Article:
126 West 13th Street
New York, NY 10011
(212) 691-4886

Good Italian food is something everyone loves, but so few have actually had. Most of the time, they've just had Italian that was somewhat better than the Italian that they've had before. They've had decent Italian. Good Italian is another animal entirely. Good Italian doesn't care if the restaurant's a hundred years old or a day, it doesn't care if the recipe's been handed down through the generations or if it was something the chef wrote down on a napkin while eating Cheerios. Good Italian, like good anything, is about quality and pairing. Gradisca is good Italian. Very good Italian.

Speeds and her boyfriend, Saint Love, invited me out to dinner with one of Saint Love's West Village friends. How could I say no? The friend picked Gradisca in part because she loves the food and in part because she lives two blocks away. She's one of those "what's a bridge?" types who rarely ventures beyond the borders of her immediacy unless she has to, so I can see why she and Speeds get along so well. Unlike Speeds, and this was evident by the end of the night when she ran off to whoot at Firemen, SLF can hold her liquor.

Gradisca looks like your standard upscale-but-not-fancy restaurant. Unlike The Four Seasons or DB Bistro Moderne, it isn't trying to be anything more than a place to get a great meal. There are no wading pools or ghastly art, no fifteen kinds of water or designer furniture. In short, it's my kind of restaurant. It leaves the pretension at the curb. The outside, where the four of us sat, was somewhat cramped, with Speeds literally sitting in front of the stoop of a nearby brownstone and me sitting almost on the narrow sidewalk. But in a strange way, that almost added to the charm.

Saint Love's's friend (SLF) had already ordered a bottle of wine for the table by the time I arrived, so we sat sipping and pondering the menu for a few minutes before deciding to share two of them. The first to come was the Prosciutto di Parma, which was essentially melt-in-your-mouth soft prosciutto with cheese. Absolutely amazing. It was hard to share. Speeds, used to red-sauce, stereotype Italian, asked if they had calamari, despite its not actually being on the menu. No, she was told, we have octopus. So I made sure that the second appetizer was the Polpo con Patate, Pomodori Secchi e Pesto di Basilico, warm octopus, potatoes, and sun-dried tomatoes with a basil pesto. It was less impressive than the prosciutto, but tender and zesty. I won't say it's for everyone's taste, but I will say that it is for mine.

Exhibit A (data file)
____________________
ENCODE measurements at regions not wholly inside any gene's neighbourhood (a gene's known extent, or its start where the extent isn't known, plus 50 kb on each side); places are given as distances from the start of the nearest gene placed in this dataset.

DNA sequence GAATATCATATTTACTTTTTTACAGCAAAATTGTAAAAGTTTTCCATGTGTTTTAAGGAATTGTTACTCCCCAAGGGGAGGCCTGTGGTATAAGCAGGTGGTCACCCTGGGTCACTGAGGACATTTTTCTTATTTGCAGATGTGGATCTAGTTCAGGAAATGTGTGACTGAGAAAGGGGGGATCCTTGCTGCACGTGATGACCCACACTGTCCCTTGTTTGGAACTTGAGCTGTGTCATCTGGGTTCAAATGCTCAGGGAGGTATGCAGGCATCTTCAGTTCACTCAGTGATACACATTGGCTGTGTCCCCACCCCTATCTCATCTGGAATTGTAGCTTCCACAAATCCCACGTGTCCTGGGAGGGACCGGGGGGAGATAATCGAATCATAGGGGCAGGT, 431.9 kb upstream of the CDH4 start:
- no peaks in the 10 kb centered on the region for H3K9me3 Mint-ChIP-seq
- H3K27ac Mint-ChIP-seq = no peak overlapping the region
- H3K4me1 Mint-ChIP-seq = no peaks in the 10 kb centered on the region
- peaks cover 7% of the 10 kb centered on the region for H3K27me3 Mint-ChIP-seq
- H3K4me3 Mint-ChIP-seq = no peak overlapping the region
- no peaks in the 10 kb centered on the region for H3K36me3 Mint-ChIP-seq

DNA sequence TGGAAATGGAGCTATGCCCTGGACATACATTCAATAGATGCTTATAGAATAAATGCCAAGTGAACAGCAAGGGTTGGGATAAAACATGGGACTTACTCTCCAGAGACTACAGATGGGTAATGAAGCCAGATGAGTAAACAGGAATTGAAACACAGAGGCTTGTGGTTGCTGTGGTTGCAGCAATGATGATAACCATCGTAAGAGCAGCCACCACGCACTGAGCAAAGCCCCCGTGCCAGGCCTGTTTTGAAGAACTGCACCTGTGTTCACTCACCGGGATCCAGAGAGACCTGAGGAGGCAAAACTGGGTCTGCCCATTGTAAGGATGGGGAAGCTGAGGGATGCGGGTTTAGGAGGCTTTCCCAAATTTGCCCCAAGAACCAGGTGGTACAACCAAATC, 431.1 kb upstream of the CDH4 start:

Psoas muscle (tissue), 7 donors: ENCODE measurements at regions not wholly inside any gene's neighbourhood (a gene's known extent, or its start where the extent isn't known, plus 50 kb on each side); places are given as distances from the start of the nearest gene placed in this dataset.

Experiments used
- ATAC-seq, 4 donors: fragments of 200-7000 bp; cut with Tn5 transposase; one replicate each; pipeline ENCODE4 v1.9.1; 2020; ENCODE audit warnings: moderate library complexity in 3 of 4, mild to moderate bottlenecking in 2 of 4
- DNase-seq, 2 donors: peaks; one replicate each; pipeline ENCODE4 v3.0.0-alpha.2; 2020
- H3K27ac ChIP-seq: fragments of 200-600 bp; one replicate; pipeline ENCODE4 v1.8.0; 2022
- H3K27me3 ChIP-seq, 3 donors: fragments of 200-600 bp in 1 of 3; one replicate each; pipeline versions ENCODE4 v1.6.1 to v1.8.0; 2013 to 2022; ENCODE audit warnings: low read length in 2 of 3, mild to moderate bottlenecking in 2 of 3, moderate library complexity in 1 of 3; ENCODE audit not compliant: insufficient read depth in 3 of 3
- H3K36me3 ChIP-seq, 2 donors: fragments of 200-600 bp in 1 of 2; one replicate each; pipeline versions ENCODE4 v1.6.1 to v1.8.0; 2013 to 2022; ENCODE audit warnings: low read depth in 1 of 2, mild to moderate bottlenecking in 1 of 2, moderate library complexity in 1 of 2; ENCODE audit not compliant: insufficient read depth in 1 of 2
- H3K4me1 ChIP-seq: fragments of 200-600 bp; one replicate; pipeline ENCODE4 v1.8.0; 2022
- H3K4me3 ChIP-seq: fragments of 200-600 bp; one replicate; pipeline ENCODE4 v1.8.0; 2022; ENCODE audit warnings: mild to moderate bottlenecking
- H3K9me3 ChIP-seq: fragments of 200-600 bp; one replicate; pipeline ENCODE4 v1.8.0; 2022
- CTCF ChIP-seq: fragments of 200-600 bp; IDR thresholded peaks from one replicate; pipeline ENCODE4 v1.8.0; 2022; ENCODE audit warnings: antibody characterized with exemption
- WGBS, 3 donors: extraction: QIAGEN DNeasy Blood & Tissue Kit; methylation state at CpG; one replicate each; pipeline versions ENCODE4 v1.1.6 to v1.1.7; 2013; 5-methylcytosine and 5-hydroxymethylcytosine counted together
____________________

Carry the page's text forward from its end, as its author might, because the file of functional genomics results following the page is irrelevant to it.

Each entree was delicious, and I should know, since I made sure to try all of them. Speeds ordered the Ravioli di Ricotta ed Erbette a Burro Artigianale, a ricotta and chard ravioli with butter and sage, which was very good, but very buttery. Somehow it still felt like a light dish despite the butter, so if you don't need to worry about your cholesterol, and want something that won't weigh you down on the hot summer nights, this might be just the ticket. Saint Love ordered the Lasagnette di Farina di Farro, con Pomodori, Burrata e Pesto, a flour lasagna with tomato, burrata cheese and a basil pesto. Like the ravioli, this was a very light dish. It almost floated on the plate, held down only by the cheese atop it. The sauce was little more than warm diced tomatoes and pesto, yet lost nothing for flavor. It's a small dish however, so if you're the kind of diner who likes their pasta to be one cheesy gooey bite after another, who doesn't believe in getting up from the table until you've eaten so much you can't breathe, then you'll be disappointed. If you want something fresh and different and want room for dessert though...

SLF ordered the Pappardelle con Ragu di Agnello Tagliato al Coltello, an egg pappardelle pasta dis with a lamb meat sauce. Delicious and probably the most "traditional" of the dishes that anyone ordered. Although the amount she got looked somewhat on the small side, it was quite heavy and any more than that probably wouldn't leave room for dessert. My entree was, in my opinion, the best of the lot. The Filetto di Maiale alle Pesche su Fonduta di Parmigiano con Spinaci Saltati, roast pork tenderloin and grilled peaches under a Parmesan fondue sauce with a little bowl of sauteed spinach on the side. And it was phenomenal. I literally paused for a few seconds when I bit in, it was that good. I wanted the whole table to try this, just to prove that it was that good. The pork was so tender that I cut it with the dull side of the knife by mistake and didn't notice. Peaches are probably not the most traditional Italian fare, and the fact that it blended so well underscores what I said in the beginning about good Italian not being beholden to some ancient notions of what they ate in Goodfellas. This was Italian at its best, in my opinion.

We ended the meal with some coffee and a shared Tiramisu. Like everything else this evening, it was delicious. Soft and fluffy, like an espresso-soaked cloud.

Two bottles of wine, one glass of dessert wine, two appetizers, four entrees, coffees and a dessert, with tax and tip wound up somewhere in the vicinity of $300.

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